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6 ways to set healthy sleep habits in kids
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Health experts say it's possible to support happier, healthier sleeping habits for school-aged children even if you'll still need that pesky alarm clock. - photo by Kelsey Dallas
As a new school year approaches, parents are preparing their kids for earlier wake-up calls and readying themselves for the groans and whines that come with them.

But sleep experts say families should stop accepting that mornings have to be difficult, noting that this time of year could be the right time to implement healthier routines that could make mornings easier.

"Parents think it's normal when it's difficult to get kids out of bed in the morning but it isn't," said Dr. Judith Owens, director of the Center for Pediatric Sleep Disorders at Boston Children's Hospital, to USA Today. "Sleep loss at any age is serious business."

According to the National Sleep Foundation, school-aged children between 6 and 13 years old need between nine and 11 hours of sleep each night. Achieving that many ZZZ's can be challenging when homework or tempting video games and TV shows infringe on bedtime, but Dr. Owens said prioritizing sleep pays off in big ways.

"When kids get adequate sleep they perform better in school, they are happier and their quality of life and social interactions improve," she told USA Today.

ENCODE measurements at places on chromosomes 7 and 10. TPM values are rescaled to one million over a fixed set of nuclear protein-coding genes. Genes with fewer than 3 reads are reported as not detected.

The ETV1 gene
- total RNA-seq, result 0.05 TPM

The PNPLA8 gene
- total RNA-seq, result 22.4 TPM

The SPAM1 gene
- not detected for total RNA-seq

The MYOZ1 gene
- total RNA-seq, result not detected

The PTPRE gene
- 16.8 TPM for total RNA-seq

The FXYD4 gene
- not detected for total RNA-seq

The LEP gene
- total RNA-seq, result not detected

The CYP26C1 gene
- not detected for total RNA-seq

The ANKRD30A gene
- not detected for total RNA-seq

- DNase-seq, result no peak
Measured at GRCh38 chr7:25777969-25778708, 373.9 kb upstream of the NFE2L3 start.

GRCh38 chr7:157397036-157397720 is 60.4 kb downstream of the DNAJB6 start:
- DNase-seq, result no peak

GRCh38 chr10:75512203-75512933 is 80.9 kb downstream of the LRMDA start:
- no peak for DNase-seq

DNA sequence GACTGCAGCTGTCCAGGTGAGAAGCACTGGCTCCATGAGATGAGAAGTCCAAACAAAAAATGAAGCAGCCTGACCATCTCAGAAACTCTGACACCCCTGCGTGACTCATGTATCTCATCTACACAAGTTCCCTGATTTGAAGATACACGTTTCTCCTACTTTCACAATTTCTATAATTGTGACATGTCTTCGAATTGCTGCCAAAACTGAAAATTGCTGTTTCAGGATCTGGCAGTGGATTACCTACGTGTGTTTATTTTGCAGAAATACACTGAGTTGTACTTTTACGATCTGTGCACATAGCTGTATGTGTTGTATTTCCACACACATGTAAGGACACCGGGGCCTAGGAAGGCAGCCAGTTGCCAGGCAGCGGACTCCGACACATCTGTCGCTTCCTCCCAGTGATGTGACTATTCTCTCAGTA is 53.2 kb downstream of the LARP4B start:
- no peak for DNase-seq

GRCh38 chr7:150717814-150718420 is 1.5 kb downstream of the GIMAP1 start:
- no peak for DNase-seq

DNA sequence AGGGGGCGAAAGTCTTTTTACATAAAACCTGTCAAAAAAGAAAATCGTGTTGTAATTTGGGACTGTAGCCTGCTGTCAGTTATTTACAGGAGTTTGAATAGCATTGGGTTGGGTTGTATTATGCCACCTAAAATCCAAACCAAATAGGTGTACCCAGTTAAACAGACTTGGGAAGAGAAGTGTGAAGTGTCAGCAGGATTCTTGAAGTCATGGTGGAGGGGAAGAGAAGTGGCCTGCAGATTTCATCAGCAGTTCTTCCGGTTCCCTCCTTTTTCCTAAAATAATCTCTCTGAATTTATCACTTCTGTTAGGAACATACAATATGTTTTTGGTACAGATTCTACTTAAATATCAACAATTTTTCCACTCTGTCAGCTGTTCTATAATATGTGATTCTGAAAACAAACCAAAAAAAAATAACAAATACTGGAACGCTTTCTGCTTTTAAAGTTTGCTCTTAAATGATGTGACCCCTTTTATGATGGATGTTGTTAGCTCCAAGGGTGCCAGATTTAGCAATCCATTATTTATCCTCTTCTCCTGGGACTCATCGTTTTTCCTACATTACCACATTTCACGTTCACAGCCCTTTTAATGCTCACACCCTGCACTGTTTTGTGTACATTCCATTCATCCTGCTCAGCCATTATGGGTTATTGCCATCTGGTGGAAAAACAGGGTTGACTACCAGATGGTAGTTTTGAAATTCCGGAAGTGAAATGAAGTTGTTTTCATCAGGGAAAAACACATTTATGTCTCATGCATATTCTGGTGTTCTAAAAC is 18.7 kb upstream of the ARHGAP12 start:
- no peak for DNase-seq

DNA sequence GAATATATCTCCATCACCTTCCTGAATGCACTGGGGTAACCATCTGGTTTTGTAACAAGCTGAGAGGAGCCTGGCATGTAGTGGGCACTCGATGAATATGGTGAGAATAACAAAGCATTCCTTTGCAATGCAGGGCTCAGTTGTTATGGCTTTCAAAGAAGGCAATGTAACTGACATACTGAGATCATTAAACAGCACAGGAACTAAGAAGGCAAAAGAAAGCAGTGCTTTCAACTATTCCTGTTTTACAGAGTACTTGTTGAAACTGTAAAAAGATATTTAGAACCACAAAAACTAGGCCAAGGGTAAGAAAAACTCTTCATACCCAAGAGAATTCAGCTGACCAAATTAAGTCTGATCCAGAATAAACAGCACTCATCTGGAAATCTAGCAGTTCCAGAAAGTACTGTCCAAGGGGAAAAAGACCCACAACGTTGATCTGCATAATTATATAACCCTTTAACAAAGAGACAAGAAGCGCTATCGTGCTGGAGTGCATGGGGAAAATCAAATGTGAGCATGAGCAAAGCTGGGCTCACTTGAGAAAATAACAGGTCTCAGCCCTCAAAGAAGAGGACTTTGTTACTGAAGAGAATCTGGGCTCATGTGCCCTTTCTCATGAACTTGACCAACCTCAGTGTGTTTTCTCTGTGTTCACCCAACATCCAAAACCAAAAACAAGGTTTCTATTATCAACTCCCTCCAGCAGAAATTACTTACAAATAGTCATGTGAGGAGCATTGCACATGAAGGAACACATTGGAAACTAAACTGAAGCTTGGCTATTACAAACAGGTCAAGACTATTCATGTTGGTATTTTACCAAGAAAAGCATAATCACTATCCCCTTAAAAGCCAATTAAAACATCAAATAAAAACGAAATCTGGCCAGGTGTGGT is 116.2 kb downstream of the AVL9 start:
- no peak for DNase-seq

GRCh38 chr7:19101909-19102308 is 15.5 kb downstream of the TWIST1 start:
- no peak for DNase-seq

Here are six ways to raise a healthy sleeper:

1. Be strict about bedtime (and set an alarm)

Sleep routines help kids thrive, Cleveland Clinic reports.

The medical system's list of healthy sleep habits for children includes the note, "Your child's bed time and wake time should be about the same every day of the week. A consistent wake up time sets the stage for the rest of the day."

2. Keep sleep in mind throughout the day

Maintaining a consistent bedtime requires careful planning. Parents have to be mindful about what their kids are eating, drinking and doing before bedtime, USA Today reported.

"(Healthy sleepers) avoid energy drinks, soda and coffee after 1:00 p.m.," the article noted, adding that electronic devices should be shut off at least an hour before bedtime.

3. Limit activity levels before bed

According to sleep experts, it's important for kids to release their excess energy in the early evening so it won't interfere with sleep.

"Before bedtime every night, allow your child to set aside up to one hour for calm, enjoyable activities, such as listening to quiet music or reading a book," Cleveland Clinic notes. "TV watching, heavy homework or computer gaming should not be part of quiet time."

4. Create a bedroom 'sanctuary'

The National Sleep Foundation suggests making a child's bedroom "dark, cool and quiet" and keeping electronics like TVs and computers elsewhere.

5. Be open about sleep goals

It's natural for kids to resist bedtime, especially when older siblings stay up later. Parents should help their young children understand the importance of a good night's sleep, encouraging them to pay attention to how much better they feel when they're fully rested, the National Sleep Foundation says.

The organization suggests eight to 10 hours of sleep per night for teens age 14 to 17, slightly less than the nine to 11 hours for schoolchildren age 6-13.

6. Set a good example

Parents hoping to raise healthy sleepers need to lead by example. The National Sleep Foundation recommends seven to nine hours of sleep per night for adults aged 26 to 64, offering many of the same tips about phone use before bed and the importance of a cozy bedroom.

"If you practice good sleep habits, so will your kids," USA Today reported.
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